\begin{aligned} b_n&=&{1\over2}\int_{-2}^2f(x)\sin{n\pi x\over2}\,dx={1\over2}\left[\int_{-2}^0(-x)\sin{n\pi x\over2}\,dx +\int_0^2{1\over2}\sin{n\pi x\over2}\,dx\right]\\ &=&{1\over2n\pi}(1+3\cos n\pi).\end{aligned}

Therefore

$F(x)={3\over4}+{2\over\pi^2}\sum_{n=1}^\infty{\cos n\pi-1\over n^2}\cos{n\pi x\over2}+{1\over2\pi}\sum_{n=1}^\infty{1+3\cos n\pi\over n}\sin{n\pi x\over2}.$

Figure [figure:11.2.2} shows how the partial sum

$F_m(x)={3\over4}+{2\over\pi^2}\sum_{n=1}^m{\cos n\pi-1\over n^2}\cos{n\pi x\over2}+{1\over2\pi}\sum_{n=1}^m{1+3\cos n\pi\over n}\sin{n\pi x\over2}$

approximates $$f(x)$$ for $$m=5$$ (dotted curve), $$m=10$$ (dashed curve), and $$m=15$$ (solid curve).

Computing the Fourier coefficients of a function $$f$$ can be tedious; however, the computation can often be simplified by exploiting symmetries in $$f$$ or some of its terms. To focus on this, we recall some concepts that you studied in calculus. Let $$u$$ and $$v$$ be defined on $$[-L,L]$$ and suppose that

$u(-x)=u(x)\quad\mbox{ and }\quad v(-x)=-v(x),\quad -L\le x\le L.$

Then we say that $$u$$ is an even function and $$v$$ is an odd function. Note that:

• The product of two even functions is even.

• The product of two odd functions is even.

• The product of an even function and an odd function is odd.

[example:11.2.2] The functions $$u(x)=\cos \omega x$$ and $$u(x)=x^2$$ are even, while $$v(x)=\sin \omega x$$ and $$v(x)=x^3$$ are odd. The function $$w(x)=e^x$$ is neither even nor odd.

You learned parts

and

b

of the next theorem in calculus, and the other parts follow from them (Exercise [exer:11.2.1}).

[thmtype:11.2.5] Suppose $$u$$ is even and $$v$$ is odd on $$[-L,L].$$ Then$$:$$

$\mbox{\part{a}\quad} \int_{-L}^L u(x)\,dx=2\int_0^Lu(x) \,dx, \mbox{\quad \part{b}\quad} \int_{-L}^L v(x)\,dx=0,$

$\mbox{\part{c}\quad} \int_{-L}^L u(x)\cos{n\pi x\over L}\,dx=2\int_0^Lu(x)\cos{n\pi x\over L} \,dx,$

$\mbox{\part{d}\quad} \int_{-L}^L v(x)\sin{n\pi x\over L}\,dx= 2\int_0^L v(x)\sin{n\pi x\over L}\,dx,$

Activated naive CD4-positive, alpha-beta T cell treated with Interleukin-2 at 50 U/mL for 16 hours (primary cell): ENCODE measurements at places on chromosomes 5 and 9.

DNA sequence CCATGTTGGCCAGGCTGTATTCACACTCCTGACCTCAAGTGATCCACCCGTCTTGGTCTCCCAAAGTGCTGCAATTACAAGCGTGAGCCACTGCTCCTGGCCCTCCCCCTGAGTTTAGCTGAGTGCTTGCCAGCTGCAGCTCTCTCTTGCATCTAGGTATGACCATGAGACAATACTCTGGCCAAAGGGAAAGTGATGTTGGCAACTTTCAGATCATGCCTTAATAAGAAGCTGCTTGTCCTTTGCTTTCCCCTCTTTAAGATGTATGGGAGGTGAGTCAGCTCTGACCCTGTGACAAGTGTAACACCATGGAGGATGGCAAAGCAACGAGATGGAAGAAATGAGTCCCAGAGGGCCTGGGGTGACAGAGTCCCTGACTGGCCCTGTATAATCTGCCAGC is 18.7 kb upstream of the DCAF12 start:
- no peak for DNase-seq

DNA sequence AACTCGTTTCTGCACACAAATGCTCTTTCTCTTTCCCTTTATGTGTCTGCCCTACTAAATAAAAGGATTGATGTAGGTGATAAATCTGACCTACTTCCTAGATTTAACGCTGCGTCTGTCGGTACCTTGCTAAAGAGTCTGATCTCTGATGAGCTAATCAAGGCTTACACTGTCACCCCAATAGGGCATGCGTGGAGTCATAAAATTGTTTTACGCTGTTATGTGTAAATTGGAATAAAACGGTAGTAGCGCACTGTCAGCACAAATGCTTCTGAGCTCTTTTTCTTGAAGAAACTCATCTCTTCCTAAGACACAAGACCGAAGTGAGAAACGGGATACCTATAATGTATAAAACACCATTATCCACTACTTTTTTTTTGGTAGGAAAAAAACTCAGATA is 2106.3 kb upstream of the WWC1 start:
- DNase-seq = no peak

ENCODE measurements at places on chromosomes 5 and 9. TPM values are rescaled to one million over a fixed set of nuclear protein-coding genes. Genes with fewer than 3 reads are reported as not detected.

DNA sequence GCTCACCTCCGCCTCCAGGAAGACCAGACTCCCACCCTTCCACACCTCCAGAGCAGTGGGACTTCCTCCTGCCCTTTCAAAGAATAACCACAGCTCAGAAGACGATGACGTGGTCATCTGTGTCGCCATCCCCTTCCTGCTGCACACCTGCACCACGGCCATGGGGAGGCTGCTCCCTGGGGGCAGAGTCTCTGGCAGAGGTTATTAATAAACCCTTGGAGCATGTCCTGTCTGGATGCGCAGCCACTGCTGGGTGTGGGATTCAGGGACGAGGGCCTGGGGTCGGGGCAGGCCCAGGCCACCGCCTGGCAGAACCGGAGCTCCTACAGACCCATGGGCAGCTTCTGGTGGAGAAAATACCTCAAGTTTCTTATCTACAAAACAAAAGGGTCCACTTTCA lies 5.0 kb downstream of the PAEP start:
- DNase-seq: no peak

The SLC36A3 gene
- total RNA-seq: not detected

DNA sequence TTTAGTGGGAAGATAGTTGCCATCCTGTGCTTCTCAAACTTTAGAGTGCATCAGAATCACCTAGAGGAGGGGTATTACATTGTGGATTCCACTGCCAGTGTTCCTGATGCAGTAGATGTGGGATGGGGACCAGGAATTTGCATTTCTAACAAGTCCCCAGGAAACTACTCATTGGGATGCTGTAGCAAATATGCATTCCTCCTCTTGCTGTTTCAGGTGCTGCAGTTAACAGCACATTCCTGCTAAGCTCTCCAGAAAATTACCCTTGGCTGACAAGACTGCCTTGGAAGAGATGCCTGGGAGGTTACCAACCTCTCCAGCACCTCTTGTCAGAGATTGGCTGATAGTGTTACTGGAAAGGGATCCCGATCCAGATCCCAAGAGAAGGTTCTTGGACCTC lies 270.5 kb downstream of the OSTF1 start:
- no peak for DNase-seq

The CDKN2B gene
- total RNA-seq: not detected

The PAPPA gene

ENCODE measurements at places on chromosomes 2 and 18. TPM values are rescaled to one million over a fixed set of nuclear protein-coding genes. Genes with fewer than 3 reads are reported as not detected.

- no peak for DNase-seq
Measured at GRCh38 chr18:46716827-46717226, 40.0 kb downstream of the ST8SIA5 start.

$\mbox{\part{e}\quad} \int_{-L}^L u(x)\sin{n\pi x\over L}\,dx=0 \mbox{\quad and \quad\part{f}\quad} \int_{-L}^L v(x)\cos{n\pi x\over L}\,dx=0.$

[example:11.2.3] Find the Fourier series of $$f(x)=x^2-x$$ on $$[-2,2]$$, and determine its sum for $$-2\le x\le 2$$.

Since $$L=2$$,

$F(x)=a_0+\sum_{n=1}^\infty\left(a_n\cos{n\pi x\over2}+b_n\sin{n\pi x\over2}\right)$

where

$\label{eq:11.2.9} a_0={1\over4}\int_{-2}^2(x^2-x)\,dx,$

$\label{eq:11.2.10} a_n={1\over2}\int_{-2}^2(x^2-x)\cos{n\pi x\over2}\,dx,\quad n=1,2,3,\dots,$

and

$\label{eq:11.2.11} b_n={1\over2}\int_{-2}^2(x^2-x)\sin{n\pi x\over2}\,dx,\quad n=1,2,3,\dots.$

We simplify the evaluation of these integrals by using Theorem [thmtype:11.2.5} with $$u(x)=x^2$$ and $$v(x)=x$$; thus, from Equation \ref{eq:11.2.9},

$a_0={1\over2}\int_0^2x^2\,dx={x^3\over6}\lims02={4\over3}.$

From Equation \ref{eq:11.2.10},

\begin{aligned} a_n&=&\int_0^2x^2\cos{n\pi x\over2}\,dx= {2\over n\pi}\left[x^2\sin{n\pi x\over2}\lims02- 2\int_0^2x\sin{n\pi x\over2}\,dx\right]\\ &=&{8\over n^2\pi^2}\left[x\cos{n\pi x\over2}\lims02- \int_0^2\cos{n\pi x\over2}\,dx\right]\\ &=&{8\over n^2\pi^2}\left[2\cos n\pi-{2\over n\pi}\sin{n\pi x\over2}\lims02\right] =(-1)^n{16\over n^2\pi^2}.\end{aligned}

From Equation \ref{eq:11.2.11},

\begin{aligned} b_n&=&-\int_0^2x\sin{n\pi x\over2}\,dx ={2\over n\pi}\left[x\cos{n\pi x\over2}\lims02- \int_0^2\cos{n\pi x\over2}\,dx\right]\\ &=&{2\over n\pi}\left[2\cos n\pi-{2\over n\pi}\sin{n\pi x\over2}\lims02\right]=(-1)^n{4\over n\pi}.\end{aligned}

Therefore

$F(x)={4\over3}+{16\over\pi^2}\sum_{n=1}^\infty{(-1)^n\over n^2} \cos{n\pi x\over2}+{4\over\pi}\sum_{n=1}^\infty {(-1)^n\over n}\sin{n\pi x\over2}.$

Theorem [thmtype:11.2.4} implies that

$F(x)= \left\{\begin{array}{cl} 4,&\phantom{-}x=-2,\\ x^2-x,&-2<x<2,\\4,&\phantom{-}x=2. \end{array}\right.$

Figure [figure:11.2.3} shows how the partial sum

$F_m(x)={4\over3}+{16\over\pi^2}\sum_{n=1}^m{(-1)^n\over n^2} \cos{n\pi x\over2}+{4\over\pi}\sum_{n=1}^m {(-1)^n\over n}\sin{n\pi x\over2}$

approximates $$f(x)$$ for $$m=5$$ (dotted curve), $$m=10$$ (dashed curve), and $$m=15$$ (solid curve).

Theorem [thmtype:11.2.5} ilmplies the next theorem follows.

[thmtype:11.2.6] Suppose $$f$$ is integrable on $$[-L,L].$$

If $$f$$ is even$$,$$ the Fourier series of $$f$$ on $$[-L,L]$$ is

$F(x)=a_0+\sum_{n=1}^\infty a_n\cos{n\pi x\over L},$

where

$a_0={1\over L}\int_0^Lf(x) \,dx \mbox{\quad and \quad} a_n={2\over L}\int_0^L f(x)\cos{n\pi x\over L}\,dx,\quad n\ge1.$

If $$f$$ is odd$$,$$ the Fourier series of $$f$$ on $$[-L,L]$$ is